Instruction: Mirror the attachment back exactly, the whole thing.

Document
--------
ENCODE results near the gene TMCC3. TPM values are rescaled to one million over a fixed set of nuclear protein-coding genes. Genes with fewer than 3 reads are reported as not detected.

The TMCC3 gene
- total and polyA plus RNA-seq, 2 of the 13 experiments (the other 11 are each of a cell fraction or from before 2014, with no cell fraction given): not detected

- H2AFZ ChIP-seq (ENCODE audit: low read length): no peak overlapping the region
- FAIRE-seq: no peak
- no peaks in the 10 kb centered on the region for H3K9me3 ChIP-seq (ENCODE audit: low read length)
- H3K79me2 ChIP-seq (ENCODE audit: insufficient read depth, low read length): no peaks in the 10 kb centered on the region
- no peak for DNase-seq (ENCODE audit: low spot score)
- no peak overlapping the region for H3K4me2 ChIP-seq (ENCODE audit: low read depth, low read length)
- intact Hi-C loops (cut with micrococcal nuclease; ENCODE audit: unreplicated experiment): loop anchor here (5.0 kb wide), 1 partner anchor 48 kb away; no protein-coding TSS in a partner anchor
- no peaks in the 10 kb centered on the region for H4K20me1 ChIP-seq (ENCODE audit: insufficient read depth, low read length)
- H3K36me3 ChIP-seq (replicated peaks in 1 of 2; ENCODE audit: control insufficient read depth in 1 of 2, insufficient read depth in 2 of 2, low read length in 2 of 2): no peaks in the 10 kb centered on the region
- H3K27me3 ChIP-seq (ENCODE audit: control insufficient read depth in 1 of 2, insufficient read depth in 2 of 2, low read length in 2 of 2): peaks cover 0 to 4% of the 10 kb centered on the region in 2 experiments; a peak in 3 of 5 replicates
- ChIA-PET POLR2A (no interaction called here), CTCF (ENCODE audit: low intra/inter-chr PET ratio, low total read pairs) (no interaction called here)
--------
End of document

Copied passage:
ENCODE results near the gene TMCC3. TPM values are rescaled to one million over a fixed set of nuclear protein-coding genes. Genes with fewer than 3 reads are reported as not detected.

The TMCC3 gene
- total and polyA plus RNA-seq, 2 of the 13 experiments (the other 11 are each of a cell fraction or from before 2014, with no cell fraction given): not detected

- H2AFZ ChIP-seq (ENCODE audit: low read length): no peak overlapping the region
- FAIRE-seq: no peak
- no peaks in the 10 kb centered on the region for H3K9me3 ChIP-seq (ENCODE audit: low read length)
- H3K79me2 ChIP-seq (ENCODE audit: insufficient read depth, low read length): no peaks in the 10 kb centered on the region
- no peak for DNase-seq (ENCODE audit: low spot score)
- no peak overlapping the region for H3K4me2 ChIP-seq (ENCODE audit: low read depth, low read length)
- intact Hi-C loops (cut with micrococcal nuclease; ENCODE audit: unreplicated experiment): loop anchor here (5.0 kb wide), 1 partner anchor 48 kb away; no protein-coding TSS in a partner anchor
- no peaks in the 10 kb centered on the region for H4K20me1 ChIP-seq (ENCODE audit: insufficient read depth, low read length)
- H3K36me3 ChIP-seq (replicated peaks in 1 of 2; ENCODE audit: control insufficient read depth in 1 of 2, insufficient read depth in 2 of 2, low read length in 2 of 2): no peaks in the 10 kb centered on the region
- H3K27me3 ChIP-seq (ENCODE audit: control insufficient read depth in 1 of 2, insufficient read depth in 2 of 2, low read length in 2 of 2): peaks cover 0 to 4% of the 10 kb centered on the region in 2 experiments; a peak in 3 of 5 replicates
- ChIA-PET POLR2A (no interaction called here), CTCF (ENCODE audit: low intra/inter-chr PET ratio, low total read pairs) (no interaction called here)